by Ashley Leyba, History
Teaching Effectiveness Award Essay, 2013
When developing the syllabus for my History 103 seminar on the Enlightenment, I was faced with a dilemma about my reading list. Traditionally, the 103 seminar is expected to emphasize secondary literature, but in this particular course, where the goal was to discuss the philosophical works of major eighteenth-century thinkers, I wanted my students to regularly, and directly, engage the primary source material. I wanted them to read Hume, Voltaire, Smith, and Rousseau, and not to encounter these writers solely through the interpretive lenses of contemporary historians. Having previously led discussion sections for an intellectual history course, I knew some of the potential challenges with this approach. These works can be quite dense and difficult to work through (anyone who has read David Hume’s A Treatise of Human Nature can attest that sections of it only make sense after several readings!), and lively in-class discussion is often hindered by the sheer number of possible discussion topics in any given text. In my previous sections, I solved this problem by distributing reading questions that helped guide the students through the primary source material and that structured our in-class discussions. This worked well enough, but over time it became clear to me that, more often than not, the discussions were a showcase of what I, and not my students, found intellectually exciting. I wanted something more for my students. My challenge, then, was to find a way to ensure that all students felt prepared for discussion and that said discussion took shape in a manner that reflected what they found to be most compelling about our set of readings.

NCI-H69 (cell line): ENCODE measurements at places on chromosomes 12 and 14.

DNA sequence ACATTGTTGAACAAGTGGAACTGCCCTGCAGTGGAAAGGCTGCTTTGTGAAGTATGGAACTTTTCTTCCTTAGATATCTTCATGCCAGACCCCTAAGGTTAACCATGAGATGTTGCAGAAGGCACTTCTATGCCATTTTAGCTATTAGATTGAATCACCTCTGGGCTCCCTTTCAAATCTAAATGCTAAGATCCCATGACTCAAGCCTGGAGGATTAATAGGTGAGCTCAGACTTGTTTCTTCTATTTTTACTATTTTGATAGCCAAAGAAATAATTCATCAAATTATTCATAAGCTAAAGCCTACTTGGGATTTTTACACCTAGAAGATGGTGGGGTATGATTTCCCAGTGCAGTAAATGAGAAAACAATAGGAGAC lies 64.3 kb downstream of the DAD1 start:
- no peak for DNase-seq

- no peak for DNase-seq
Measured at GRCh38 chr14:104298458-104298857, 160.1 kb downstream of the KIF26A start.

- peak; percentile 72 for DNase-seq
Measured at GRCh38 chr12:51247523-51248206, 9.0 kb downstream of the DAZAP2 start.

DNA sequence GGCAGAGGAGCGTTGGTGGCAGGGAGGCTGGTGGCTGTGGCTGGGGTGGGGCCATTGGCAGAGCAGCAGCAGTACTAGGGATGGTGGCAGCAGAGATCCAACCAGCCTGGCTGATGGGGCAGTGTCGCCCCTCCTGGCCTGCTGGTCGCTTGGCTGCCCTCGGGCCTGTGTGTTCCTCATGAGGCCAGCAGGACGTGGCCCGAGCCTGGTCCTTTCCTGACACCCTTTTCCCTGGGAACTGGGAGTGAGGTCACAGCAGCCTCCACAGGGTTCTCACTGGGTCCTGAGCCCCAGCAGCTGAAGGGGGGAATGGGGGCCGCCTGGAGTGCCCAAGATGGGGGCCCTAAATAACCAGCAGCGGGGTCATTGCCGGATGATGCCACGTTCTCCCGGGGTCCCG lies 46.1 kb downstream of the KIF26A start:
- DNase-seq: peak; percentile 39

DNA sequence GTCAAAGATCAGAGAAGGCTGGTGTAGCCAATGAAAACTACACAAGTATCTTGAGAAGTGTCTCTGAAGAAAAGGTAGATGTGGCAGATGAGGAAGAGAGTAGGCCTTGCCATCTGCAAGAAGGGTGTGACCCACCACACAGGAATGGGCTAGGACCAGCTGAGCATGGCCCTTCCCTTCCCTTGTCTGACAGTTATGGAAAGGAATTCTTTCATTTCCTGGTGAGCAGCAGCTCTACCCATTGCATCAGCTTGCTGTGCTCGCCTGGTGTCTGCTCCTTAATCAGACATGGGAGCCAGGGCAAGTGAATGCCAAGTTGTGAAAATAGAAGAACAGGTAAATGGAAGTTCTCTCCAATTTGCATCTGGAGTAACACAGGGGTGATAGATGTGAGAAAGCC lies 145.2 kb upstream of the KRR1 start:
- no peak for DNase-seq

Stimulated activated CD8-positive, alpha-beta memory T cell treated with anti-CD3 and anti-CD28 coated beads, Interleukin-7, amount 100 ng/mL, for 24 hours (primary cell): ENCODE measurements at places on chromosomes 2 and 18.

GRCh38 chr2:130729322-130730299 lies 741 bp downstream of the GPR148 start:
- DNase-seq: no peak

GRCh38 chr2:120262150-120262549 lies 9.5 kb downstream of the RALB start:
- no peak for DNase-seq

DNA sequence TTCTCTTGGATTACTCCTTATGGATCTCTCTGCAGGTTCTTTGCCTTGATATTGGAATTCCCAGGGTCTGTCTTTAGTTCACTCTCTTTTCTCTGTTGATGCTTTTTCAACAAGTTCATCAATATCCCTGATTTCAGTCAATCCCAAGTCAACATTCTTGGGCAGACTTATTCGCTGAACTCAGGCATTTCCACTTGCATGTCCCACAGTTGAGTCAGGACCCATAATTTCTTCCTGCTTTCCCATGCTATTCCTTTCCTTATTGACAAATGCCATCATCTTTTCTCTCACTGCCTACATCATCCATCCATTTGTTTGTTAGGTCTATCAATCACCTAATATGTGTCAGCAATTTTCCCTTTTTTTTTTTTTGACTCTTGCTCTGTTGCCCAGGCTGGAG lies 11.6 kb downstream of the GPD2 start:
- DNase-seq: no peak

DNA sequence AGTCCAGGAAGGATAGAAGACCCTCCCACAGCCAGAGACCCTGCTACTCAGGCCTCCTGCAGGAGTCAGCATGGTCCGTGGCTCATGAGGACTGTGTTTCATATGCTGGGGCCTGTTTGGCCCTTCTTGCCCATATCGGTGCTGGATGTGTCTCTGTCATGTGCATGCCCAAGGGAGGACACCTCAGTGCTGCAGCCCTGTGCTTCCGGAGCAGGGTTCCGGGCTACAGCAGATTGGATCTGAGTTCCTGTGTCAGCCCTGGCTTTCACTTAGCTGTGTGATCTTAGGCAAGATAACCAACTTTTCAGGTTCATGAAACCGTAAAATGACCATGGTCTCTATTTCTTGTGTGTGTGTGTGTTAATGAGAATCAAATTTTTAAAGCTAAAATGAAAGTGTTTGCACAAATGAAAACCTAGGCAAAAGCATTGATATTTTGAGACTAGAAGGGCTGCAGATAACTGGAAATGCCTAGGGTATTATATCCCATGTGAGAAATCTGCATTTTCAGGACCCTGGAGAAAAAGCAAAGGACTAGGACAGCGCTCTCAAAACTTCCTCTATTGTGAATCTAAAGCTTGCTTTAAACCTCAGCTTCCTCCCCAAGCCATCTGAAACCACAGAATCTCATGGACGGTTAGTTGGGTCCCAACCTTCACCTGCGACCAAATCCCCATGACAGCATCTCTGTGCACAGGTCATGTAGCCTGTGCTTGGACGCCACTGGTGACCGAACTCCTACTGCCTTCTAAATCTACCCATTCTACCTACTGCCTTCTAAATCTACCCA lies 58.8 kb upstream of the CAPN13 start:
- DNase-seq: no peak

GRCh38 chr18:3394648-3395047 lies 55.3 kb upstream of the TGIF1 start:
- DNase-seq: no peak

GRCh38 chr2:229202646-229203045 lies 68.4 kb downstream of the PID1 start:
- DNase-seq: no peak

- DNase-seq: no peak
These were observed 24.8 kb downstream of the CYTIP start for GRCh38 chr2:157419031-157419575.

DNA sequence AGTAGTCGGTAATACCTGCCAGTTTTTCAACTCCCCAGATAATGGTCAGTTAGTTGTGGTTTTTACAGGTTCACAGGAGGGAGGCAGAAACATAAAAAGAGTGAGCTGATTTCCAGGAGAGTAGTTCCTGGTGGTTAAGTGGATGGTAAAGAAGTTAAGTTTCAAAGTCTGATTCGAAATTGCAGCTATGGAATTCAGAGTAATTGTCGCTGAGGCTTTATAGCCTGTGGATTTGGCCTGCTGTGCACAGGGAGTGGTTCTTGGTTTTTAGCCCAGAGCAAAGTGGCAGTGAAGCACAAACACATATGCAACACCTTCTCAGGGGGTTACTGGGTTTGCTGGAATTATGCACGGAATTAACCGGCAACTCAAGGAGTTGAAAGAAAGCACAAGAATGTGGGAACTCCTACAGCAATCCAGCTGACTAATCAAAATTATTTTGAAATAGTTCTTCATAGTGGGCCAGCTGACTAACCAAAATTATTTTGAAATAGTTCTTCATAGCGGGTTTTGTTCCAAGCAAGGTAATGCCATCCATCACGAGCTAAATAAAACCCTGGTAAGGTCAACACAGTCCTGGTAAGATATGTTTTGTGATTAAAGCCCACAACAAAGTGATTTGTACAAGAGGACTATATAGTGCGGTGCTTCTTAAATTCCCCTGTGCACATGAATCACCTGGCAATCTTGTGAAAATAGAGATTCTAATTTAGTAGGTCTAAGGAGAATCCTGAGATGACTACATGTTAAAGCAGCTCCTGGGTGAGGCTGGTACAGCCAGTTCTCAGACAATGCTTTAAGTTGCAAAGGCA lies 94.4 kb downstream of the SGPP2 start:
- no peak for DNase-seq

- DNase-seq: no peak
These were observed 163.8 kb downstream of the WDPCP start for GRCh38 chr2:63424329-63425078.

After some consideration, I decided to utilize a strategy from one of my graduate seminars. Each week, I had my students post in the chat room section of our course bSpace site the night before class. Their post was to include a discussion of what they found to be most interesting from the readings, two to three discussion questions for class, and a brief outline of any ideas or concepts that did not make sense to them. Additionally, I asked them to read each others’ contributions before class, so they knew the major ideas and questions around which discussion would be centered and, if necessary, had time to review pertinent sections of the texts. Although I would occasionally make my own additions to these questions, it was the students’ interests and ideas that structured our weekly in-class discussion.
In addition to better preparing the students for class and ensuring a student-driven discussion, the bSpace postings allowed me to be a much more effective teacher. Oftentimes, when leading a discussion, you are in the dark about your students’ knowledge of the material and/or what areas of the readings caused trouble. Once I began using bSpace as a site of “pre-discussion,” though, these issues were significantly reduced. Before class began, I knew which readings sparked more interest and excitement amongst my students, I knew who had not read the required works quite as thoroughly as I would have hoped, and I knew which ideas and writings had proven more challenging. More importantly, however, my students appreciated the important role they played in our classroom. In the end of semester evaluations, one of my students noted that discussions were “never boring” and reflected “our [the students’] interpretations and understandings of texts.” For me, this was the best praise I could have received.